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Pork prices in China have increased 82 percent over the last year, presenting an unconventional potential threat to the monetary easing policy Beijing announced earlier this month. According to the Ministry of Agriculture and Rural Affairs of China, the growth rate of pork prices is accelerating: before this month's wild increase, the average price of pork jumped 19.3 percent year-on-year in July and 47.6 percent in August as the African swine flu outbreak further diminished pig stocks to only 39 percent of the inventory one year ago.
Pig meat is one of the most important foods in the daily diet of people living in China, accounting for 12 percent (about 368 kilocalories) of each person's daily energy intake, according to the Food and Agriculture Organization. To meet this consumption demand, China produces around 54 million tonnes of pork annually, which is five times more than the US, the second largest producer of pork globally. While Chinese domestic supply of pork relies primarily on domestic production, the swine flu will force China to turn to other suppliers, such as Spain, Germany, Canada, and (potentially, despite the trade war) the United States.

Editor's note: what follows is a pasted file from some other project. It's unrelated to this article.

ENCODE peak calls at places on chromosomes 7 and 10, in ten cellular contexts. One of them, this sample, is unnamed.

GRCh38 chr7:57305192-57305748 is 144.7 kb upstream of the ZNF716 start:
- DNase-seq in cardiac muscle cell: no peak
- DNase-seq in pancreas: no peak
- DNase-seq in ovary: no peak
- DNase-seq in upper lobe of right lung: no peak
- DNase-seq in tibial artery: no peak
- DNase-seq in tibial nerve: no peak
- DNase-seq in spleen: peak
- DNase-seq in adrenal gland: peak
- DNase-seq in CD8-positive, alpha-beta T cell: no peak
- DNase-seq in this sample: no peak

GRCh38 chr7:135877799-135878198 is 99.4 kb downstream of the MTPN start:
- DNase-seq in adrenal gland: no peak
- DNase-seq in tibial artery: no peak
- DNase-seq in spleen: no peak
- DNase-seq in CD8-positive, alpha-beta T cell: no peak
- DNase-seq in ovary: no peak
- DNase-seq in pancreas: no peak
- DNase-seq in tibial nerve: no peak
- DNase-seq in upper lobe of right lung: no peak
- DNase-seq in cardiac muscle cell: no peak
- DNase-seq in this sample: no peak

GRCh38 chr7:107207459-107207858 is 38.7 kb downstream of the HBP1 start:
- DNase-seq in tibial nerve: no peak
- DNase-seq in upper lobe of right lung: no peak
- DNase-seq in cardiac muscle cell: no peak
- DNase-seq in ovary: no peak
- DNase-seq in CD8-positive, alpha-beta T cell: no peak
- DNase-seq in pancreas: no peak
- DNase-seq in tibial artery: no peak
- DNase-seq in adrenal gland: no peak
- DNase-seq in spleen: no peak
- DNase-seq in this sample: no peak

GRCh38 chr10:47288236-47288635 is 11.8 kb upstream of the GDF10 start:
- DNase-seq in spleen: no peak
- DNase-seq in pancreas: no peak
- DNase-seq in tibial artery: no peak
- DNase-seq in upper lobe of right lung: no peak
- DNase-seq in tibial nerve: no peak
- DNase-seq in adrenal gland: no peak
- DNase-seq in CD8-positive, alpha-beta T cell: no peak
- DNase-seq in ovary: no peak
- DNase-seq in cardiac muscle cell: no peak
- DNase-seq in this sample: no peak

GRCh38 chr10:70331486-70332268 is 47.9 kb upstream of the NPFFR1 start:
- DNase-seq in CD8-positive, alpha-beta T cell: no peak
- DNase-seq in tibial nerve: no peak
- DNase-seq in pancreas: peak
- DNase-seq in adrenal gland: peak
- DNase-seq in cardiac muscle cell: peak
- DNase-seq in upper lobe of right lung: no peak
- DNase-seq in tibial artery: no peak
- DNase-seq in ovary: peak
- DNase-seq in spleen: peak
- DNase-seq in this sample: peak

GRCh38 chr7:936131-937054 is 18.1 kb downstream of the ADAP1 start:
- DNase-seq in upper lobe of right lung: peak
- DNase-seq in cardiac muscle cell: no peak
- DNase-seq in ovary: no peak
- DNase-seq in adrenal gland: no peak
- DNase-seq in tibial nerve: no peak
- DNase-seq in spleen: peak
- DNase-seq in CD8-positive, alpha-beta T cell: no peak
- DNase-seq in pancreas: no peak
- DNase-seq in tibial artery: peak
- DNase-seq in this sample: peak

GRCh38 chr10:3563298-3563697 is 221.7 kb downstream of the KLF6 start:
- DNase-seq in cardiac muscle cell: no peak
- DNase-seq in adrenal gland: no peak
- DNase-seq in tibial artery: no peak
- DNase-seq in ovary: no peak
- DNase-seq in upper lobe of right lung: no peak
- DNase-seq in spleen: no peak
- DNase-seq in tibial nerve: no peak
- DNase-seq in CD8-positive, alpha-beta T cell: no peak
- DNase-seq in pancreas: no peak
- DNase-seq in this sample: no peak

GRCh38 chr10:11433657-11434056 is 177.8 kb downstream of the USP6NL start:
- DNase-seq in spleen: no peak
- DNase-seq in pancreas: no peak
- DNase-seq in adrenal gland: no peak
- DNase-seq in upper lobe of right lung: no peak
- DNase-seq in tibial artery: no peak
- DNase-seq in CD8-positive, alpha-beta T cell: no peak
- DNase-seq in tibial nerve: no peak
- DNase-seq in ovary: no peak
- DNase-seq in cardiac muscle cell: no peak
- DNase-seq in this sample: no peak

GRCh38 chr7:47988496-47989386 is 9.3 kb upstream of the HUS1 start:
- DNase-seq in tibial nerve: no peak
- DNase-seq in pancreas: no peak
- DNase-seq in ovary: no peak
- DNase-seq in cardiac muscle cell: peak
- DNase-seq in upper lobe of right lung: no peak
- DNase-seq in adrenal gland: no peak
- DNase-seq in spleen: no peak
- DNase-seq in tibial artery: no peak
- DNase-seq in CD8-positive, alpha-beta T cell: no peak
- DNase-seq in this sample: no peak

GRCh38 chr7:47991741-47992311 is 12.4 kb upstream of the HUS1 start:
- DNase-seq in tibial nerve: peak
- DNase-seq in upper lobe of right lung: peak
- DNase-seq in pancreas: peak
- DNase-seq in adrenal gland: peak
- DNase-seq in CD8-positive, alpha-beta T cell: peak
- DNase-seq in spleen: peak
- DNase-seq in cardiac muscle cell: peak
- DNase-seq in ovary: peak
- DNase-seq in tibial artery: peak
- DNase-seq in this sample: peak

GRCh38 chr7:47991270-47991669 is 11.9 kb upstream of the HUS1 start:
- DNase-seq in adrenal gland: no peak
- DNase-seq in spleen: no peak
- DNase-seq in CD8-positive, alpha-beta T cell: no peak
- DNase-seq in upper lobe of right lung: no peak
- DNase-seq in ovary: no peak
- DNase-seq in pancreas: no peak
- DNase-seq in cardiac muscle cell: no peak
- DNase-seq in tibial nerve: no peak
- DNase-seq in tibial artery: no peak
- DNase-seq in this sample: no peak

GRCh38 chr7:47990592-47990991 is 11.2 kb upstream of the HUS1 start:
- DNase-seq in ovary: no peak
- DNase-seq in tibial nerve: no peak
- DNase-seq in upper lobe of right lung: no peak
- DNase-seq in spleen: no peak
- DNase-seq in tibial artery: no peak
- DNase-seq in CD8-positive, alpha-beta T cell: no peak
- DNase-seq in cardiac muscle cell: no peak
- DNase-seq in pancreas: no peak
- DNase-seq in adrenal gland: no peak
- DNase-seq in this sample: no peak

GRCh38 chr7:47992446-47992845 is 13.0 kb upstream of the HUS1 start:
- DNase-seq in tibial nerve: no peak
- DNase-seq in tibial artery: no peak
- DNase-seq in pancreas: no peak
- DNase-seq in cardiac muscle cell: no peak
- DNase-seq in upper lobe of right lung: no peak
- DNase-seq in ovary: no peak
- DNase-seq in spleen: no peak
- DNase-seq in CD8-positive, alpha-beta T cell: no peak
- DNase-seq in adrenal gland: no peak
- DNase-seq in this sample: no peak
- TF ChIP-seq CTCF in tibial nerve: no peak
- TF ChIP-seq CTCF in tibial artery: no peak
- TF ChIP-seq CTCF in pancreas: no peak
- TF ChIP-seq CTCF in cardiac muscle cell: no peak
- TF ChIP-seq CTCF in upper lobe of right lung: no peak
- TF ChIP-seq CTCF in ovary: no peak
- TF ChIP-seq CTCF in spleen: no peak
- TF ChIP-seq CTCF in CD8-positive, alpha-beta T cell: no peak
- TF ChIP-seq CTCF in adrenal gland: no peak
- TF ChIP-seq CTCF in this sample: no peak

Rising pork prices have had a negligible effect on overall consumer price inflation to date, which remained stable at 2.8 percent in August. The threat to China's economy comes from the unabated and accelerated growth rate in pork prices in tandem with the central bank's implementation of new policy measures effective September 16 to support monetary easing.
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